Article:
Perhaps the most vivid example of his adaptability followed the tragic death of his first wife, Marcy, in 1971, just three years after their marriage. Russ then set out, in “Old Paint,” on a long journey seeking to better understand the meaning of life and find a new purpose for his life. His travels around the country took him to many of his friends, as well as to places of seclusion, like the Bob Marshall Wilderness in Montana, where (he used to say) he was able to think most clearly. Russ emerged from that long period of introspection determined to honor Marcy by dedicating himself to the well being of others through the practice of medicine. This was no small commitment for a man of 30 with a B.A. degree in history, whose previously demonstrated passions were for cars, trains, and planes. But he did it, with great professionalism, over a career in emergency medicine that spanned 23 years. If the correctness of his bold commitment to medicine needed any confirmation, he found it during his residency in Fresno. There he met and later wed Donna, thus beginning the most harmonious marital relationship I have ever observed. But that is another story.

His adaptability was once again challenged toward the end of his career, when Russ became weary of certain bureaucratic aspects of his medical practice. In response, he and Donna embarked upon a change of venue unthinkable to most, moving from cosmopolitan Portland to the shores of Moose Lake in the boondocks of northern Minnesota. From there, never looking back, he successfully restarted his life as an emergency care doctor and commenced, with Donna, a romantic symbiosis with the walleye and the Boundary Waters.

Shifting now from things romantic to those more prosaic, there is the puzzling matter of how Russ managed his stuff and his time. For as long as I knew him, Russ kept an office that resembled a chamber in the National Archives Building. Journals, books, papers, and other documents were stacked in great piles everywhere. Very little of anything appeared to be of recent vintage. In his basement below, by my last estimate, there were at least 30 hats, each with a distinctive logo and sized extra large, of course. In short, it appeared that Russ was an inveterate hoarder, a man incapable of discarding anything. Proof positive of that could seemingly be found on his front lawn, where the rusting hulk of Old Paint rested forlornly, now four decades after she came off the Pontiac assembly line.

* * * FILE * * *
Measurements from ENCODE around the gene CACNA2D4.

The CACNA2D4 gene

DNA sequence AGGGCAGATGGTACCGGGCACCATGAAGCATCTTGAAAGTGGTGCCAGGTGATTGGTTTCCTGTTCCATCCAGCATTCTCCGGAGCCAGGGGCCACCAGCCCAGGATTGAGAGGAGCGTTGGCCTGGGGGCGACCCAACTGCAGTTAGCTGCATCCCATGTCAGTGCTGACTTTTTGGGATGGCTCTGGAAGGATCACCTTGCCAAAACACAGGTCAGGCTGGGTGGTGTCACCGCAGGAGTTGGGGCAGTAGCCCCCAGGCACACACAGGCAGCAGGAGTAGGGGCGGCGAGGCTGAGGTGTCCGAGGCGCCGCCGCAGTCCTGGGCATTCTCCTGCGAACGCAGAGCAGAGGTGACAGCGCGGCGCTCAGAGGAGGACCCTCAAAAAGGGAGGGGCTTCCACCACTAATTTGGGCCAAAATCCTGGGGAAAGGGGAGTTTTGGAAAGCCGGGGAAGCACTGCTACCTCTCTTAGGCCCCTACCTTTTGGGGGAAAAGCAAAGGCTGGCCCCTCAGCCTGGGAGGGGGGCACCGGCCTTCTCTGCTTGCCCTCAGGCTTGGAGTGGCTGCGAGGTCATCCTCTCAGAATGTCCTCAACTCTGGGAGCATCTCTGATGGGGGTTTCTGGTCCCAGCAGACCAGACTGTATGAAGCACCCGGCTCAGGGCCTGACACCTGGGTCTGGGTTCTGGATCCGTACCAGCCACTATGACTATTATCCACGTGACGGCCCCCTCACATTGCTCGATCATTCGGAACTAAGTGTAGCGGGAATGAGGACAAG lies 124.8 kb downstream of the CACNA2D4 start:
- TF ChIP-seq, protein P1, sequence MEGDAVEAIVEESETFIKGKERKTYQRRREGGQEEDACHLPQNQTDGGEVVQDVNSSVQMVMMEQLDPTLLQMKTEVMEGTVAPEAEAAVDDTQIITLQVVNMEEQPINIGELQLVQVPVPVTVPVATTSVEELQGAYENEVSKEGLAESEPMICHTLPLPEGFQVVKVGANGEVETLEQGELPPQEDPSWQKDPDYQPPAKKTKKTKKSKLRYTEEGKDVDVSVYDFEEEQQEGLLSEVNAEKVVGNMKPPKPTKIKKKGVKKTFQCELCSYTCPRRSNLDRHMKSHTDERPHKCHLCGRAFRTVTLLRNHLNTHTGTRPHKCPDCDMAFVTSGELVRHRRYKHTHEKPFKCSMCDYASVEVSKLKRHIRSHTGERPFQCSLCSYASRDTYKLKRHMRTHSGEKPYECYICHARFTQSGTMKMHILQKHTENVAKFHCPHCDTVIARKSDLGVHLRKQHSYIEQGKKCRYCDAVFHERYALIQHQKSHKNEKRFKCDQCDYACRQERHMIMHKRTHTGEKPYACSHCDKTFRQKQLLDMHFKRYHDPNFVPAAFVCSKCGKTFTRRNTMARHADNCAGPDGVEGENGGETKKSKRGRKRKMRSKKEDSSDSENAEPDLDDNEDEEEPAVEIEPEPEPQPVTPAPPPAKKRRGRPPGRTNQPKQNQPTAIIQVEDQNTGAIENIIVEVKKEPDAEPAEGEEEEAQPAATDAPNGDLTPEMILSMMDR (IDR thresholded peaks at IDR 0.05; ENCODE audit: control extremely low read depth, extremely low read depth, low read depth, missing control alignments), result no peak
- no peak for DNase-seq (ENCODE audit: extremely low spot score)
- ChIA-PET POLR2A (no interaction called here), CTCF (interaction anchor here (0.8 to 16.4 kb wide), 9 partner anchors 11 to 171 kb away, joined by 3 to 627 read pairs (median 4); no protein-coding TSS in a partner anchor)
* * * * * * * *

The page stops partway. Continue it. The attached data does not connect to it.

But I have come to conclude that this impression of Russ is wrong. He was not a hoarder at all, but rather a master collector of parts and pieces, who viewed projects with a very long horizon and measured time with extraordinary patience. In his world, the papers filed so exquisitely in his office would someday, somehow have relevance again. And the new front fender and rear seat that he had acquired long ago would eventually be installed on Old Paint. It was only a matter of time, and Russ measured time in increments different from those of the rest of us. That is why, for example, he thought it proper to send his Christmas cards in the spring of the following year. And why it was not possible to have a short telephone conversation with Russ, if the subjects being discussed were at all of interest to him.

For me, though, Russ’s most endearing quality was his relentless positivism. Never was this more evident than during our recent Boundary Waters canoe expedition, which, as it turned out, was Russ’s 38th and last venture into that mystical wilderness. On the morning that we were to put in, he set the tone and theme for what was to come the next seven days. Kathy and I emerged from our motel room to find a gorgeous day — bright sun and no wind -– and Russ standing by in his wilderness outfit — belt and suspenders and Boundary Waters cap with compass suspended in a ball from the brim. “Boys, it doesn’t get any better than this!” he proclaimed. An hour later, we packed and launched the two canoes, then paddled and portaged and finally reached a spectacular campsite that was the Crawfords’ favorite. At each juncture, Russ exclaimed, “Boys, it doesn’t get any better than this!”